The eco­nom­ic cri­sis that ensued was as big as I expect­ed, though its sever­i­ty has been atten­u­at­ed by the largest gov­ern­ment stim­u­lus pro­grams in human his­to­ry. How­ev­er the Aus­tralian econ­o­my per­formed far bet­ter than I expect­ed, and it could be argued—and has been argued to my face—that I got it wrong about Aus­tralia.

I cer­tain­ly got the empir­i­cal pre­dic­tions wrong. I expect­ed that unem­ploy­ment would hit dou­ble dig­its here, as it has else­where in the OECD (the US fig­ure of below 10 per­cent reflects its pecu­liar unem­ploy­ment scheme plus under­count­ing of dis­cour­aged work­ers). Instead, it peaked at 5.8% and has since fall­en to 5.2%.

It would appear that there are two pos­si­ble inter­pre­ta­tions of this: either Aus­tralia real­ly was dif­fer­ent, and eco­nom­ic prin­ci­ples that apply to the rest of the globe don’t apply here, or my under­ly­ing mod­el of how a mar­ket econ­o­my works was wrong.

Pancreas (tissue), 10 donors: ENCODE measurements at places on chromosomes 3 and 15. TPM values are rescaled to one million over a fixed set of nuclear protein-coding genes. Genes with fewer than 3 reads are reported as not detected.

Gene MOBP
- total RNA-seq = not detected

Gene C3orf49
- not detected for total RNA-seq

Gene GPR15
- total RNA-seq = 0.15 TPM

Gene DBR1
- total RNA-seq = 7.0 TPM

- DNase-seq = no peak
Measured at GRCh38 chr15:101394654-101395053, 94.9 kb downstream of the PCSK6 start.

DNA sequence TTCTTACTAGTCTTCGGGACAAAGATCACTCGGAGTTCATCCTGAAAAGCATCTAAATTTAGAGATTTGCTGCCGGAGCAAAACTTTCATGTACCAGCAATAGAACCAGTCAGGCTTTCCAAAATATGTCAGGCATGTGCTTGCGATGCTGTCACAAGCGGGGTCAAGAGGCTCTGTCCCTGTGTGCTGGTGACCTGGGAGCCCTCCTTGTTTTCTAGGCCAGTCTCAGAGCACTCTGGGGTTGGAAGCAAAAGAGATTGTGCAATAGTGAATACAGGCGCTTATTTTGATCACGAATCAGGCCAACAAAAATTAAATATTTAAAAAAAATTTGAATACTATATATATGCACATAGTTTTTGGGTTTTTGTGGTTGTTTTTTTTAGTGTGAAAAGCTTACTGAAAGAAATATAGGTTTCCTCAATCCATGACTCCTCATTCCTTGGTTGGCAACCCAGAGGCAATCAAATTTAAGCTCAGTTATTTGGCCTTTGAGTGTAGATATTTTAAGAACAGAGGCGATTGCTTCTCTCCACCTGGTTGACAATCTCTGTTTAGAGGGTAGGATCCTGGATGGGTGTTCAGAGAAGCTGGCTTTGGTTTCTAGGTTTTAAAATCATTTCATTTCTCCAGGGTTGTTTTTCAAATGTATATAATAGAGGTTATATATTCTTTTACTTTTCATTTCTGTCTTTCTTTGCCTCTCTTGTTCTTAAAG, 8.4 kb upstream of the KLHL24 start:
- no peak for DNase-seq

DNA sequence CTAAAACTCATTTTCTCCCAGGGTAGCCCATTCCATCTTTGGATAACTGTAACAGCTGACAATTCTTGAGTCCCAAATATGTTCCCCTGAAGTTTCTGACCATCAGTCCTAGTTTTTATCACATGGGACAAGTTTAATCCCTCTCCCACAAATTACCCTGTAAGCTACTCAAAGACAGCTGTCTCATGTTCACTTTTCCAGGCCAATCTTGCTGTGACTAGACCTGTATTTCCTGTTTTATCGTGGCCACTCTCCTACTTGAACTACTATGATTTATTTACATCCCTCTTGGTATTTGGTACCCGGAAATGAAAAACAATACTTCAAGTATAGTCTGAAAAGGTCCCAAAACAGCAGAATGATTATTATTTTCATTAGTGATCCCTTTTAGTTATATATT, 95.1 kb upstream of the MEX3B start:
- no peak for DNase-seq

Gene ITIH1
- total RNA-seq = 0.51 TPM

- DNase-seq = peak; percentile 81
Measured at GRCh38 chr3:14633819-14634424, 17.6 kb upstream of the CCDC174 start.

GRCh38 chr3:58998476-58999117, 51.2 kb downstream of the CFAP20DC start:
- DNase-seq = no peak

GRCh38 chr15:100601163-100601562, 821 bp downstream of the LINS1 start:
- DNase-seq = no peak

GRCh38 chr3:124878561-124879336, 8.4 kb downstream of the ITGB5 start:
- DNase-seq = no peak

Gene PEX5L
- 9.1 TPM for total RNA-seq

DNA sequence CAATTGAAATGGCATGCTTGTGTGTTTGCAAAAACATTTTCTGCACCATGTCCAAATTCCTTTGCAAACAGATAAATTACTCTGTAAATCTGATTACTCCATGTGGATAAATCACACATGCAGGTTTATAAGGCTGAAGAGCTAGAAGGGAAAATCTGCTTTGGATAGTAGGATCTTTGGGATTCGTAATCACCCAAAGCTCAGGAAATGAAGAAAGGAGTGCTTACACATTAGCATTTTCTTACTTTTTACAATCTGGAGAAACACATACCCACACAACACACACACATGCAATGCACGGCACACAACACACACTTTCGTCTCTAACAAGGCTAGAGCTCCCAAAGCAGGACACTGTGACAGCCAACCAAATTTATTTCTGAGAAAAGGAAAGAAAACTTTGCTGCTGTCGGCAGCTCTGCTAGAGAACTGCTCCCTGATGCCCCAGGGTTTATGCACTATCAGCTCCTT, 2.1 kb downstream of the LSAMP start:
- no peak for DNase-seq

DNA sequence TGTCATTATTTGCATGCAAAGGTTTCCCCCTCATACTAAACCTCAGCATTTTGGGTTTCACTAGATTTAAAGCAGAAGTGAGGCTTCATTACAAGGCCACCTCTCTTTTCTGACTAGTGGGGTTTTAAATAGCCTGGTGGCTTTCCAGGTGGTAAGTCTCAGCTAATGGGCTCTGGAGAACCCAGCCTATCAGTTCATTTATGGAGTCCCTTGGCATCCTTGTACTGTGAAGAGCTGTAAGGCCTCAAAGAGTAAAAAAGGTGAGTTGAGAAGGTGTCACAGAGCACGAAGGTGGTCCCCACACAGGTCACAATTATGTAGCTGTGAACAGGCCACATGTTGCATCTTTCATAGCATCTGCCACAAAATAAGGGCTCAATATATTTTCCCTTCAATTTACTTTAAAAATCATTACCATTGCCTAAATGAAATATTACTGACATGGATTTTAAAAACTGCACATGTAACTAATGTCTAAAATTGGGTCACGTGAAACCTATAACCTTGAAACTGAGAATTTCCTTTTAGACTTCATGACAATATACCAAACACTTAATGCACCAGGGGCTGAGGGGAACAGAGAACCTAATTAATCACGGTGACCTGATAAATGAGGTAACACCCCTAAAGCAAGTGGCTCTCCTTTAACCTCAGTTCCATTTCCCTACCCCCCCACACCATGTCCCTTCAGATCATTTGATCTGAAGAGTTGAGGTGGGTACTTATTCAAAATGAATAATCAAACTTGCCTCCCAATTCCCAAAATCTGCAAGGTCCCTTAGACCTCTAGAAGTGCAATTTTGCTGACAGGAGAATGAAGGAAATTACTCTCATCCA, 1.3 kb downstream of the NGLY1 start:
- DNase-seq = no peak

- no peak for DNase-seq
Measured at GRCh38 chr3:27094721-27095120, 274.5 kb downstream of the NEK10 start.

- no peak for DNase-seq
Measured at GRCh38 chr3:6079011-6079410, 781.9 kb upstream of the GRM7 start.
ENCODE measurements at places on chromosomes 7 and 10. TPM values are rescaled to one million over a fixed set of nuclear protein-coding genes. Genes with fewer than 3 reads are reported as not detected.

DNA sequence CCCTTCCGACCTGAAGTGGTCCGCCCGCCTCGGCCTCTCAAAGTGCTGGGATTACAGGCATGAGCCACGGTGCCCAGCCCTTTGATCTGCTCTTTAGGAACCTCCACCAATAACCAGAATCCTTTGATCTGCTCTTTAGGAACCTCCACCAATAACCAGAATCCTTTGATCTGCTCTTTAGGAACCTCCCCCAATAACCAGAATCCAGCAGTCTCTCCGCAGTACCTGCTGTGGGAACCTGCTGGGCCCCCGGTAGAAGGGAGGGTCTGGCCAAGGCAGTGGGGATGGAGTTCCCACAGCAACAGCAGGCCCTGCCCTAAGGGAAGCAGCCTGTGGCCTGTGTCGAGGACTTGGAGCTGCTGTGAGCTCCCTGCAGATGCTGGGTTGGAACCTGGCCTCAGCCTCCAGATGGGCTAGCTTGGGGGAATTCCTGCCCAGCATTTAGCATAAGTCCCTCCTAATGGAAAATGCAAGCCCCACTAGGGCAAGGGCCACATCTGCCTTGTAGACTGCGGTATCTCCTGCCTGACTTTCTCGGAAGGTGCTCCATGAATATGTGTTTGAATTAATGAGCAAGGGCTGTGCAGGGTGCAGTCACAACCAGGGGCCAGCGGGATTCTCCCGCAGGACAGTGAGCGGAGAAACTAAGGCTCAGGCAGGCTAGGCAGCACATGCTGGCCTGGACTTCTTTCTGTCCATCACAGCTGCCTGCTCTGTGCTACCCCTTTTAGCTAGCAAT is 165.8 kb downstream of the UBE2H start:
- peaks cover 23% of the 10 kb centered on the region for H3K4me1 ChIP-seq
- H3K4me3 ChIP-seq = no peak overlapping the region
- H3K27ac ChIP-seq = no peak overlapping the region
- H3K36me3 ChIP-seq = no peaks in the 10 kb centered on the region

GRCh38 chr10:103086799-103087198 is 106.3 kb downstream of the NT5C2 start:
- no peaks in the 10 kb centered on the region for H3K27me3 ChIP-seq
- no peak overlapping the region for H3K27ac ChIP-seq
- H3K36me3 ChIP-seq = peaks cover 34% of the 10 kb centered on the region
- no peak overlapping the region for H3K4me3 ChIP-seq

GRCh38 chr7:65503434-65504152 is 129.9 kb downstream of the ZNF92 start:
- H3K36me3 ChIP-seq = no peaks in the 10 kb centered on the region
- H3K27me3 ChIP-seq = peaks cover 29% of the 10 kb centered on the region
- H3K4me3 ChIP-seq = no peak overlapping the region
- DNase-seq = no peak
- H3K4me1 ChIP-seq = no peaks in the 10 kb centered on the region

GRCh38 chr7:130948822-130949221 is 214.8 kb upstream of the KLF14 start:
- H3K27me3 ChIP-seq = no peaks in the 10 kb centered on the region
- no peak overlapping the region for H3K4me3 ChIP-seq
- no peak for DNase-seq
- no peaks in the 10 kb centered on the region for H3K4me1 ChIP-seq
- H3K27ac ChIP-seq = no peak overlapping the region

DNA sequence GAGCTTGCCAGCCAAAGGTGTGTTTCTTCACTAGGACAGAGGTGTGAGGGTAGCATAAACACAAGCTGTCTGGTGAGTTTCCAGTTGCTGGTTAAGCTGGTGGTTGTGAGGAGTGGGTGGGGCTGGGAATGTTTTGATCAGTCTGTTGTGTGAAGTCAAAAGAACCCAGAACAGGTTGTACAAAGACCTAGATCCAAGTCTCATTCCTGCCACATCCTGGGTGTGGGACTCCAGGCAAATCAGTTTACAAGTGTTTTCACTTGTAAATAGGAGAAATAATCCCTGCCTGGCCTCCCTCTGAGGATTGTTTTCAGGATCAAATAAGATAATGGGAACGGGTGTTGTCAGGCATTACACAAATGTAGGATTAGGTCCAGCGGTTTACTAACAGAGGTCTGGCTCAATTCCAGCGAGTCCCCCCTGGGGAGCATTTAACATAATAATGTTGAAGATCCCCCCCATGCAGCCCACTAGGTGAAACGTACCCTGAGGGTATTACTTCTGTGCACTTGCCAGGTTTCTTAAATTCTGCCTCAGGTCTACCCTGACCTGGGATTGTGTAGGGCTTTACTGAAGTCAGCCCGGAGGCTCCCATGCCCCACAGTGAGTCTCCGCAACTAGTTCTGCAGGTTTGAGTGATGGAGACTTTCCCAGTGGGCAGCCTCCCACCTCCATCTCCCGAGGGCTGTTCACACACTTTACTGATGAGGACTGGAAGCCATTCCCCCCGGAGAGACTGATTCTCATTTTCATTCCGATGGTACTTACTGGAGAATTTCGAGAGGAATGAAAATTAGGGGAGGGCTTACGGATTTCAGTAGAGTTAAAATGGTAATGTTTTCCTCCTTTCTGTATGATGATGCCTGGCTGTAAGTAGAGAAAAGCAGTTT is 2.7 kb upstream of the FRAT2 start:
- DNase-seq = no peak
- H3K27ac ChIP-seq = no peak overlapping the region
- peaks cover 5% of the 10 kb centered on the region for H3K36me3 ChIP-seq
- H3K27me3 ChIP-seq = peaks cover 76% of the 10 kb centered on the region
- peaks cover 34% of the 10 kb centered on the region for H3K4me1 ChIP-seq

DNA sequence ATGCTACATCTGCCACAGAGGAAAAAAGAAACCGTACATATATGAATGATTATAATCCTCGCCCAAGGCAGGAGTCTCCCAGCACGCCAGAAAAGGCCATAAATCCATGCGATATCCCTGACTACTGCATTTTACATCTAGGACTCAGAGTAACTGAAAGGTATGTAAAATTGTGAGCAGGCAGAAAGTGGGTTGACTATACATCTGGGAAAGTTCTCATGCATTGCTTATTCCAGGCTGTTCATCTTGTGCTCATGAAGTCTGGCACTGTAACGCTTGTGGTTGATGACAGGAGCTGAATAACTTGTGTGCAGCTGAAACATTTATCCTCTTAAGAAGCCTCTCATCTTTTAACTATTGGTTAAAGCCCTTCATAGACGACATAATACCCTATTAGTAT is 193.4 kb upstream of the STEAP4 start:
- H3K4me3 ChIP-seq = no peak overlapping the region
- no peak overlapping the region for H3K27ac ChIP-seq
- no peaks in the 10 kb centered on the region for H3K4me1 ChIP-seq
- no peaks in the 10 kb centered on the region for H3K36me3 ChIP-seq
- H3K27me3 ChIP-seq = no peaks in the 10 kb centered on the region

Option 2 was unlike­ly since the cred­it-dri­ven, Hyman Min­sky ground­ed approach I’ve always tak­en to eco­nom­ics did pre­dict the cri­sis, and in the rest of the OECD it remains a deep and seem­ing­ly intractable cri­sis. So was Aus­tralia just the excep­tion that proves the rule?

No. In fact, the data sup­ports a third option: that Aus­trali­a’s posi­tion as a min­er­als exporter to Chi­na does make it some­what dif­fer­ent, but the fun­da­men­tal mod­el of a cred­it-dri­ven eco­nom­ic cycle applies here too. It’s just that a pecu­liar­ly Aus­tralian gov­ern­ment policy—the First Home Ven­dors Scheme—turned the cred­it engine to our favour dur­ing the GFC. Where­as the rest of the devel­oped world became mired in delever­ag­ing, we lever­aged our way back towards pros­per­i­ty.

Pri­vate debt has gone from ris­ing by US$4.5 tril­lion in the USA—thus adding $4.5 tril­lion to aggre­gate demand—to falling by $2.5 tril­lion, and thus sub­tract­ing from aggre­gate demand there. This was the fac­tor that drove the US from boom to near-Depres­sion.

But though Aus­tralia began the delever­ag­ing process, it stalled it just as the change in debt approached zero. The increase in debt since then has been a major fac­tor in why our unem­ploy­ment rate stopped increas­ing, and has since fall­en.